Crate roperator[][src]

Roperator lets you easily write Kubernetes Operators that manage a potentially complex set of child Kuberntes resources for each instance of a parent Custom Resource.

To get started, all you need is an OperatorConfig and a Handler implementation.

Busybox operator example:

use roperator::prelude::*;
use roperator::serde_json::json;

/// Name of our operator, which is automatically added as a label value in all of the child resources we create
const OPERATOR_NAME: &str = "echoserver-example";

// a `K8sType` with basic info about our parent CRD
static PARENT_TYPE: &K8sType = &K8sType {
   api_version: "",
   kind: "BusyBox",
   plural_kind: "busyboxes",

// In your main function create the OperatorConfig, which tells Roperator about
// the types of your parent and child resources, and about how to deal with
// each type of child resource when it needs updated
let operator_config = OperatorConfig::new(OPERATOR_NAME, PARENT_TYPE)
    .with_child(k8s_types::core::v1::Pod, ChildConfig::recreate());

// this function will block the current thread indifinitely while the operator runs
run_operator(operator_config, handle_sync);

fn handle_sync(request: &SyncRequest) -> Result<SyncResponse, Error> {
    // for this tiny example, we'll only create a single Pod. You can also use any of the types
    // defined in the k8s_openapi crate, which has serializable structs for all the usual resources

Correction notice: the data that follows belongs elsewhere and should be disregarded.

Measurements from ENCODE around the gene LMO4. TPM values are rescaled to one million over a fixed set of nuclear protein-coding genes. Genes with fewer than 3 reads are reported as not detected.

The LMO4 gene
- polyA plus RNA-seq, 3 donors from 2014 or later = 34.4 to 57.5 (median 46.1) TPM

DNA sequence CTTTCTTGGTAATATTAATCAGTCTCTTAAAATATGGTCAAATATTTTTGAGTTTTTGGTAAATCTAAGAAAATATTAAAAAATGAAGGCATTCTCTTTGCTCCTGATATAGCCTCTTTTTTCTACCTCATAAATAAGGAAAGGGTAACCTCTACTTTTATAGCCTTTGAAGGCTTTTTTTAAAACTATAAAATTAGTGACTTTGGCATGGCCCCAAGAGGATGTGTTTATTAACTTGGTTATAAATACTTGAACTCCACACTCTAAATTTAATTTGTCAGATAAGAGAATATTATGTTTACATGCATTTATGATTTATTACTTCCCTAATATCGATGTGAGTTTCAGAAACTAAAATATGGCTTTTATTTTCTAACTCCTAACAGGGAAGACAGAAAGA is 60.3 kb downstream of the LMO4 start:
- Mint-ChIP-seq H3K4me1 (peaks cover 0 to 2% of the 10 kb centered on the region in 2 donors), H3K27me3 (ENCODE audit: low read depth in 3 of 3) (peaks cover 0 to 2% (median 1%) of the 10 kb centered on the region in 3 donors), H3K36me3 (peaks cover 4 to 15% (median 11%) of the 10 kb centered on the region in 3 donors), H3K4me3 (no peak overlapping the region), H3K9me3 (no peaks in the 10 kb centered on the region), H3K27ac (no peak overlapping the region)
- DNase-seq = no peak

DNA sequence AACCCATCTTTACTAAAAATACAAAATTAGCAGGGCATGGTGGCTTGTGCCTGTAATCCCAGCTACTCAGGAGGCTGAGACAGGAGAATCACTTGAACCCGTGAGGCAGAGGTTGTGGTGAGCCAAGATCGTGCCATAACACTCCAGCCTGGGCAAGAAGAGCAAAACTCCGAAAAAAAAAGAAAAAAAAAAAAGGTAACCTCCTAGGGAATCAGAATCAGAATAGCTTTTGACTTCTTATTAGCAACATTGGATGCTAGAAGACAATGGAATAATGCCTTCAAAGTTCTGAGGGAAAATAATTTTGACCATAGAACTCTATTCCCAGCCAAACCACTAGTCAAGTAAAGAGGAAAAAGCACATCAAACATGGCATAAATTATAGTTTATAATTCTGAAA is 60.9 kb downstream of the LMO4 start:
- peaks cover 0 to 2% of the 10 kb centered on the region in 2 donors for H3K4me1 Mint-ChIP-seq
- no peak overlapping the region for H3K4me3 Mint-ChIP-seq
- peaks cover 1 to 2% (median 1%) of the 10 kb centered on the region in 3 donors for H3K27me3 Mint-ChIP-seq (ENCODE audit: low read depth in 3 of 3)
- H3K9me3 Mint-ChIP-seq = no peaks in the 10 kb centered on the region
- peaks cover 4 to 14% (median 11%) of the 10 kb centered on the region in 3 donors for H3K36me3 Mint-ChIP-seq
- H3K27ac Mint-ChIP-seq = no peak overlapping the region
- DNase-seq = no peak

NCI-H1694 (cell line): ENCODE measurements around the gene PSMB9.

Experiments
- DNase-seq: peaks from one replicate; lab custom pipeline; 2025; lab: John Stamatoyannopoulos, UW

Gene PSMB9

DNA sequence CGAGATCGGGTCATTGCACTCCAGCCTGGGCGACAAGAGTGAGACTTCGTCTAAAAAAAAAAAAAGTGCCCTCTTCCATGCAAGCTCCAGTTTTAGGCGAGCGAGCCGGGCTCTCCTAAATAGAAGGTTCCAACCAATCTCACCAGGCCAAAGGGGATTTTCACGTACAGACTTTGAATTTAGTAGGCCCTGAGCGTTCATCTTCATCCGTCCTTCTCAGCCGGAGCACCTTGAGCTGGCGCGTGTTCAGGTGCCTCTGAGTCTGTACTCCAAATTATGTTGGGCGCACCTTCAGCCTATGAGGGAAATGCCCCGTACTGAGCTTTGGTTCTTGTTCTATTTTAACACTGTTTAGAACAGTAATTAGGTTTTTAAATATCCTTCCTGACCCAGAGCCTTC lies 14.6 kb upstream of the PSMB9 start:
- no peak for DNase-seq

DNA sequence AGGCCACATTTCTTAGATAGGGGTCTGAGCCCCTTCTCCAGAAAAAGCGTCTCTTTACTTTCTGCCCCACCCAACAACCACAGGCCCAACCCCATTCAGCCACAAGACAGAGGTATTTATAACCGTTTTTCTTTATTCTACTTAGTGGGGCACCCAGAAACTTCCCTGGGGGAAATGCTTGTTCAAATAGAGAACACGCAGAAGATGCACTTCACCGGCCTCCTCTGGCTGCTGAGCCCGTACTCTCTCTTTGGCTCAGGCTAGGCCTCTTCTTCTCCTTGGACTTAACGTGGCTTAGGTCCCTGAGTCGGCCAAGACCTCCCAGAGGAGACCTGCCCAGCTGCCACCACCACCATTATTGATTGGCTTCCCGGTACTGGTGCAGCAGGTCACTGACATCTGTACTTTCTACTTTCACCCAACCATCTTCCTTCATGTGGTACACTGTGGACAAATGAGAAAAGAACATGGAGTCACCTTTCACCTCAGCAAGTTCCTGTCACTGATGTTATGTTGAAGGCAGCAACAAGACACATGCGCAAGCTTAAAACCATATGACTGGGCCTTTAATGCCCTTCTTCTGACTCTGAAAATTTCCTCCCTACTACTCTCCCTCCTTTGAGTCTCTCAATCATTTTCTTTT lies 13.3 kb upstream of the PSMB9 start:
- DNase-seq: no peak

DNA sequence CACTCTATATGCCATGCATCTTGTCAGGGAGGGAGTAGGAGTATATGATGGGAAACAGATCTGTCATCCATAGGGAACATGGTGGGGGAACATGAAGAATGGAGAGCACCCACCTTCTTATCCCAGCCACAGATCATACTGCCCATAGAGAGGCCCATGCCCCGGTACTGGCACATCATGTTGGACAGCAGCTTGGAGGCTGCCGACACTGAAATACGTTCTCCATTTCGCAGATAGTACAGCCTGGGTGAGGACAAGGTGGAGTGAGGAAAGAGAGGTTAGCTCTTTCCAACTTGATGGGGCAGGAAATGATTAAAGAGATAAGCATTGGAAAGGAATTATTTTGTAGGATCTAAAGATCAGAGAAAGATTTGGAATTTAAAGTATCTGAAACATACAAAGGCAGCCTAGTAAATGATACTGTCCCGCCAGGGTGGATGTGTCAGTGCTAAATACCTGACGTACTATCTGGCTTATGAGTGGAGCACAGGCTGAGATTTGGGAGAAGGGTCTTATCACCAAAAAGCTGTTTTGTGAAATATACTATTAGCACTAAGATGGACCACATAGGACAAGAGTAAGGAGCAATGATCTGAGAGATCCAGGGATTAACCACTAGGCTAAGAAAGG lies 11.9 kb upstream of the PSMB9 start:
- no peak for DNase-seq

let pod = json!({
        "metadata": {
            "namespace": request.parent.namespace(),
            "name": format!("{}-busybox",,
        "spec": {
            "containers": [
                    "name": "busybox",
                    "image": "busybox:latest",
                    "command": [
                        format!("while true; do; echo 'Hello from {}'; sleep 10; done;",,
    let status = json!({
        // normally, we'd derive the status by taking a look at the existing `children` in the request
        "message": "everything looks good here!",
    Ok(SyncResponse {
        children: vec![pod],
        resync: None,

The main function in most operators just needs to call roperator::runner::run_operator or roperator::runner::run_operator_with_client_config, passing the OperatorConfig and your Handler implementation.


pub use serde;
pub use serde_json;
pub use serde_yaml;



Types for creating OperatorConfig and ClientConfig. Most users will use OperatorConfig::new(). ClientConfig can be created automatically in most cases, but you can also create that manually.


The handler module defines the Handler trait. Operators must implement their own Handler, which is where the majority of your code will live.


Since roperator doesn’t use any swagger codegen or specialized kuberntes clients, it needs to have another way to encode and pass around information about the types of resources that it deals with. Instead, roperator uses the K8sType struct. The OperatorConfig api deals with the type &'static K8sType. The various submodules here have predefined &'static K8sTypes for all of the common v1 and v1beta1 (as of 1.15) resources. For any other types, you’d typically use the following: